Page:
By Samantha Wahl
Following important cannabis news articles every day can be a real burn-out, we know. That’s why the Emerald rolls up a chronicle of the headiest news hits, and passes them to you at the end of each week. We Bring You: The Digital Dime.
Massive Cash Flow From Recreational Sales
As legalization takes off around the country, we can start to piece together sales stats from each state. An MJBizDaily chart representing Massachusetts’ cumulative recreational sales shows an almost $400 million spike in just one year. The publication predicts that the state could reach $1 billion by 2021.
Meanwhile, Michigan pot shops just opened their doors for the first time at the start of December. Sales surpassed $1.6 million within the first week. With $162,900 made from taxes, the impressive profit demonstrates how positive legalization can be for individual states’ expenses.
Here Are Specific Vape Brands Linked to Illnesses
Scientists and industry officials have been working toward detecting the terrifying force driving the vape crisis since its outbreak this year. They recently attributed vitamin E acetate to lung illnesses (EVALI). Now they’re setting their sights on specific brands. According to Cannabis Business Times, 152 brands have been sighted by victims. The most commonly reported thus far include Dank Vapes, TKO, Smart Cart, and Rove. Dank Vapes, for one, is now a known black market company after being outed this year. Avoid the phonies at all costs.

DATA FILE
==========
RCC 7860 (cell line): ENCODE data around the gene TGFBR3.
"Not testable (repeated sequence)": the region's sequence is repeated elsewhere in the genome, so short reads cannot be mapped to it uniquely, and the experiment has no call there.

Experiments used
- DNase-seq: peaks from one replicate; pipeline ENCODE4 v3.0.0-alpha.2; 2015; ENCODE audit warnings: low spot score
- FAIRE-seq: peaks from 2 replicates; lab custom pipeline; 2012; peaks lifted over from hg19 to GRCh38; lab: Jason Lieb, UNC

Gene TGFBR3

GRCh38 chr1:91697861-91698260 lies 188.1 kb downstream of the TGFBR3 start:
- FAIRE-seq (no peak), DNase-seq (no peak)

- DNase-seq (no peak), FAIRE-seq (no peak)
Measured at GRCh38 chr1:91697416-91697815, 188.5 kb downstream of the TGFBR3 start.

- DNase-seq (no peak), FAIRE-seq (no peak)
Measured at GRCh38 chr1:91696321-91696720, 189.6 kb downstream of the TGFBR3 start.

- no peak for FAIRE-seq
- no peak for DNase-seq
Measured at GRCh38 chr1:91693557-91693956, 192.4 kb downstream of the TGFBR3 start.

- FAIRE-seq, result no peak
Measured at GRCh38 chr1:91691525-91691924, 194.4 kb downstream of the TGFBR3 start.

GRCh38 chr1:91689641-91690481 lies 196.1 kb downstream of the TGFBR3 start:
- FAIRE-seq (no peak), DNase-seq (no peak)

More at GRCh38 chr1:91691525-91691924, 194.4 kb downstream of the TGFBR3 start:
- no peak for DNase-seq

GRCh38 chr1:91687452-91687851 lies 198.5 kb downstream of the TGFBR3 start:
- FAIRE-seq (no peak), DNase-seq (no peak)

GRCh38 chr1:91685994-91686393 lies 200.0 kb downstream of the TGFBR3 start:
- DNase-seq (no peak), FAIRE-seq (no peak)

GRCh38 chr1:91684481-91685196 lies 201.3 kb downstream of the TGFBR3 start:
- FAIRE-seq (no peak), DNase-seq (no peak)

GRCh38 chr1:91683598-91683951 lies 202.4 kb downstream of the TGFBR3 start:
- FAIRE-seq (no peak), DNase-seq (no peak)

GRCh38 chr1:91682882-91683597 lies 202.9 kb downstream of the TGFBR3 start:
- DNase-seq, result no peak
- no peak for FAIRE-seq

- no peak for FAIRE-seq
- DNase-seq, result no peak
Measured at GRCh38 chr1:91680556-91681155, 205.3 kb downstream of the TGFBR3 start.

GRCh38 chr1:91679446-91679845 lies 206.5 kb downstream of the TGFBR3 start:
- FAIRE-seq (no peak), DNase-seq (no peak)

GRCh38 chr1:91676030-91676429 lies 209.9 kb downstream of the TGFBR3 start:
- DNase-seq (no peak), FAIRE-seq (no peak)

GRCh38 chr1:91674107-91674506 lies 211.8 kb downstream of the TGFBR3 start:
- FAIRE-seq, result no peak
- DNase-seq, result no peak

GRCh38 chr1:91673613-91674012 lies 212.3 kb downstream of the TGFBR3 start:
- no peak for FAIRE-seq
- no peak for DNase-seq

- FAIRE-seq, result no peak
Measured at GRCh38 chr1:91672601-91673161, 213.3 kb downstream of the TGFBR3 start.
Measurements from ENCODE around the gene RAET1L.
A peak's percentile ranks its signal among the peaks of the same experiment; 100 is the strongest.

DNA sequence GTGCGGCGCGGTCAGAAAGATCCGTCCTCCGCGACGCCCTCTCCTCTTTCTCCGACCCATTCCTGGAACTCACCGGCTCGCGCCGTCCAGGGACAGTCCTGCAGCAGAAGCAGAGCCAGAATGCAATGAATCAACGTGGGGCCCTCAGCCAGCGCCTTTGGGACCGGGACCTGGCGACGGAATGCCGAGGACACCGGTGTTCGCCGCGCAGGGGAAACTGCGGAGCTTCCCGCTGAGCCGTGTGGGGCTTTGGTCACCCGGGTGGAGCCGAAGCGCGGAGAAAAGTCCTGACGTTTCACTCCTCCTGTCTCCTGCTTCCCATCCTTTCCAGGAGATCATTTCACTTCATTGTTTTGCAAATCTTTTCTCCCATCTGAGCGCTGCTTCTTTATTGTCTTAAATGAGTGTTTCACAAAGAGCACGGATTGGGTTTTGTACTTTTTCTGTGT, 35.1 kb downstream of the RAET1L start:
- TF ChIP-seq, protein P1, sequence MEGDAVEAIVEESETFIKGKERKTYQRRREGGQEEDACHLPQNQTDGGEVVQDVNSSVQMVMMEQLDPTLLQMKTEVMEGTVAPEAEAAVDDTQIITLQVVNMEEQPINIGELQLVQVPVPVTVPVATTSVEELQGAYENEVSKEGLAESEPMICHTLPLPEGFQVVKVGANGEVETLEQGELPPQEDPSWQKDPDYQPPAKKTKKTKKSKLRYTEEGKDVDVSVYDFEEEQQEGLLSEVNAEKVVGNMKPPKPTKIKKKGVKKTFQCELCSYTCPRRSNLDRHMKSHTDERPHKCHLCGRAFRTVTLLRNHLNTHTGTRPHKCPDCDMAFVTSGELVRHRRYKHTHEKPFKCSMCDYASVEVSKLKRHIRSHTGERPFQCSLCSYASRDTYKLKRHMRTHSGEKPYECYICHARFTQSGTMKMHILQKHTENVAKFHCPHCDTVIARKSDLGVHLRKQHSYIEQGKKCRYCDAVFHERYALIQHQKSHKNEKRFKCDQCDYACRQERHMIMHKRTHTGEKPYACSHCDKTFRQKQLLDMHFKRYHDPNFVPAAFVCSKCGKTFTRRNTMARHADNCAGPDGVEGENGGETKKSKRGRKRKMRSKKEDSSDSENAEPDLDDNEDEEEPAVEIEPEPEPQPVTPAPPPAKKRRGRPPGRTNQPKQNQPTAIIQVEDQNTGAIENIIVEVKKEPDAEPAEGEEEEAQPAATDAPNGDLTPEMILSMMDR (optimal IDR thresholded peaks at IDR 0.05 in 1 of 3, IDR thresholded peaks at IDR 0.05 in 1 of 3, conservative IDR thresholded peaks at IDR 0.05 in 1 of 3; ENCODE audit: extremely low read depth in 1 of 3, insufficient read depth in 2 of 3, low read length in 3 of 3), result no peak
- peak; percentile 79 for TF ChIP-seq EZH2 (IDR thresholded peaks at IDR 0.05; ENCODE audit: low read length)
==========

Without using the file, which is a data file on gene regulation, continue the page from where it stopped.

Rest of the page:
California Talks Pot and Pregnancy
Pregnant users are currently one of the biggest taboos of the cannabis industry. While some moms guarantee pot’s positive effects on prenatal symptoms, there’s not enough research to confirm its safe for their children. But California is officially declaring the issue a risk, the Associated Press reports. After discussing its stats across scientific studies, the Developmental and Reproductive Toxicant Identification Committee voted to “require warning labels for products legally sold” within the state. Opposers note the potential for labels to present false claims, considering the lack of affirmed data.
Study Challenges Cannabis Hangover Myth
A recent Canadian study tested the effects of next-day THC levels on drivers, and the results could debunk some cannabis superstitions. Subjects who smoked weed 24 hours before participating in a driving simulation, “showed no signs of impairment,” Global News reports. While THC was present in their bloodstreams, their cognitive function proved to be satisfactory. Researchers also tested the participants 30 minutes after smoking. At that point, drivers were slower and neglected designated lanes. Because THC will still show up on drug tests one day after consumption, this study won’t expunge anyone from DUIs any time soon. Nevertheless, it’s a good step toward the normalization we need.